When writer-director Barry Jenkins’ Moonlight
won the Oscar for Best Picture in what instantly became one of the most surprising moments in Academy Awards history, it was the first time many people had heard of him.
Those who follow the indie scene, and especially the African-American indie scene, had picked up on this debut, which premiered at South by Southwest in 2008. Wyatt Cenac and Tracey Heggins play, essentially, “buppies” or black yuppies in San Francisco, where they feel their status as racial rarities among expensive housing, gentrification and hipster culture.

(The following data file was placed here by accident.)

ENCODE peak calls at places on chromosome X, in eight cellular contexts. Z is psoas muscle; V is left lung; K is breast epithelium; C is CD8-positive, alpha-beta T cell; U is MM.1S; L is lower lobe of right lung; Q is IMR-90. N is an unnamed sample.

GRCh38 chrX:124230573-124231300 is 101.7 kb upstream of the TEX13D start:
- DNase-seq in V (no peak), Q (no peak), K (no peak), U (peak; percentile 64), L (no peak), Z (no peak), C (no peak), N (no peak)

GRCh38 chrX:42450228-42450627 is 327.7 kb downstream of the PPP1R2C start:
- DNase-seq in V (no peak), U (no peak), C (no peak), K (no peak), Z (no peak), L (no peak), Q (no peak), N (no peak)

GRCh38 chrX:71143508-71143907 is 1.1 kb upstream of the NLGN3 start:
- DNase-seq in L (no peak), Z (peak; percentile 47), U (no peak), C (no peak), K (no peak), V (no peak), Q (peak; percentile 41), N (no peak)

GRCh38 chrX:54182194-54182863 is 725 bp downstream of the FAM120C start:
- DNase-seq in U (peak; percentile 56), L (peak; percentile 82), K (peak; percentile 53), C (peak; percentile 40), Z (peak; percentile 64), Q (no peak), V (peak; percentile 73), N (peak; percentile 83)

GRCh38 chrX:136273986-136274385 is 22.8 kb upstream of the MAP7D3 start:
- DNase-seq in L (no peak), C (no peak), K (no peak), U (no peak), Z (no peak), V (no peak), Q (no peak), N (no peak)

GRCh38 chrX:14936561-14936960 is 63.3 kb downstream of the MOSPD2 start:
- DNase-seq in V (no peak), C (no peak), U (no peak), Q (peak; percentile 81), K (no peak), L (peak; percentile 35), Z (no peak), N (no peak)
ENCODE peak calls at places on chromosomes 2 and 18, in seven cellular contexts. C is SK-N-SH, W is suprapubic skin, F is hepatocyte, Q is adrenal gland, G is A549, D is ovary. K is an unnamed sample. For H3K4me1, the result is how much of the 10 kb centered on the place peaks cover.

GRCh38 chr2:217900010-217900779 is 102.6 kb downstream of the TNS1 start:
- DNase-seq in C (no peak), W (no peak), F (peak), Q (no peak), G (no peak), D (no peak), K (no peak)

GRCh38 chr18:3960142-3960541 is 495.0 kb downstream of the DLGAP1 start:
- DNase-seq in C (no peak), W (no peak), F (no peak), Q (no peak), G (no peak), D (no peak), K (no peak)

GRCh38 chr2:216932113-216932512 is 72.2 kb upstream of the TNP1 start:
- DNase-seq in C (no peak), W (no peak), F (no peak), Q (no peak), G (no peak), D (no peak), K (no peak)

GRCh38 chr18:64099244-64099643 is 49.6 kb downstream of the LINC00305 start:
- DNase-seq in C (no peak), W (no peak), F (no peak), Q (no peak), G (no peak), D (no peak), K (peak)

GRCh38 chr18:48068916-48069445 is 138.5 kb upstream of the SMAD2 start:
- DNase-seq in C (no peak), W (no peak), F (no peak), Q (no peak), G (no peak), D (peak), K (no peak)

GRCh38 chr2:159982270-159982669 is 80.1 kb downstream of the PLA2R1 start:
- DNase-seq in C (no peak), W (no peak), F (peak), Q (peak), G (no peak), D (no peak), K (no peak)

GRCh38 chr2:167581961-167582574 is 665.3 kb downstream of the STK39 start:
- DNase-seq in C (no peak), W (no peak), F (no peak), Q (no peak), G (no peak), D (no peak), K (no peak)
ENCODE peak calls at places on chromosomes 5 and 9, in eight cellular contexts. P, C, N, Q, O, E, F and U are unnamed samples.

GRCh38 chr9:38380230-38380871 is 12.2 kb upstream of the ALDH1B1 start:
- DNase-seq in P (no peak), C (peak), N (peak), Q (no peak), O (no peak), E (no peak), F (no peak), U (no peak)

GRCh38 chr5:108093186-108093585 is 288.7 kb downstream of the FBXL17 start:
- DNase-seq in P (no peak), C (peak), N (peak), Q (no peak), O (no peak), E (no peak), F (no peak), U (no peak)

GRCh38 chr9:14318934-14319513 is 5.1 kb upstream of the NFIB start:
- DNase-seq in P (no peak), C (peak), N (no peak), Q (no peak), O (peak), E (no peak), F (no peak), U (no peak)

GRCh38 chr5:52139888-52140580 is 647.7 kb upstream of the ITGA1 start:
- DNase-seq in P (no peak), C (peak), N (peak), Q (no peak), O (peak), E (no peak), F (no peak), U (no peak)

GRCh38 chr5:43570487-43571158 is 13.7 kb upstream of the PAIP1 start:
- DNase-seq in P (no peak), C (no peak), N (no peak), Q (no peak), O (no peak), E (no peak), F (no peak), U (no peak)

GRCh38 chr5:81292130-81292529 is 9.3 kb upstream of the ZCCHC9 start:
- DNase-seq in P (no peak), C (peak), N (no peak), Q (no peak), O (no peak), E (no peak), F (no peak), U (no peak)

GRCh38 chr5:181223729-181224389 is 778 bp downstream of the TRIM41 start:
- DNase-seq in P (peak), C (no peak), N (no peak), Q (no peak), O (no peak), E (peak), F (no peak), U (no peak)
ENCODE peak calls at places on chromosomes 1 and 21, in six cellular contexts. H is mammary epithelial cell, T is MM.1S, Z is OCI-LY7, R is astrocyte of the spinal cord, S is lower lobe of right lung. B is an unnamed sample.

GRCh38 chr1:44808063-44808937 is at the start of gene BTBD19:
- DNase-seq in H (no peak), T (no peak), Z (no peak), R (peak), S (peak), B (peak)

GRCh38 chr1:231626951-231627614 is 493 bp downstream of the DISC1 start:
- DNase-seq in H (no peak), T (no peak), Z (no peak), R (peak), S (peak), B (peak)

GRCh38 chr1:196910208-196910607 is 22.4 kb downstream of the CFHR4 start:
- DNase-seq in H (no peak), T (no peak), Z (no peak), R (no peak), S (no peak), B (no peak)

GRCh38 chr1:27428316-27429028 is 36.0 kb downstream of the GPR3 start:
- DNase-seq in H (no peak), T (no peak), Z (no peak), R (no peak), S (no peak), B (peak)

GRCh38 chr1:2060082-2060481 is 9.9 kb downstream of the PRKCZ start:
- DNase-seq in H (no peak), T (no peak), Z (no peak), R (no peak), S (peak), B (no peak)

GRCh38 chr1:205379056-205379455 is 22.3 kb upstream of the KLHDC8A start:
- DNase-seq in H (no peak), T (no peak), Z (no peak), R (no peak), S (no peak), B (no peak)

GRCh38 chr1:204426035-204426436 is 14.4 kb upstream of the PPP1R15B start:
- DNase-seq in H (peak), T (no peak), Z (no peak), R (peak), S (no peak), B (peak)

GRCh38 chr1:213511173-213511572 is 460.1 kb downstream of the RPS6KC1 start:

As in one of Richard Linklater’s Before
movies, they spend the whole movie walking and talking and not quite having a relationship. Jenkins conceived a dialectical movie in which the characters embody different attitudes, foregrounding a discussion of blackness within a context of other issues of youth, politics, art and expression. In conjunction with its Get Reel film series, the McNay revisits the film with a screening hosted by Lisa B. Thompson, Associate Professor of African & African Diaspora Studies at UT Austin.
$15-$20, Sun May 6, 2-4pm, McNay Art Museum, 6000 N. New Braunfels Ave., (210) 824-5368, mcnayart.org.
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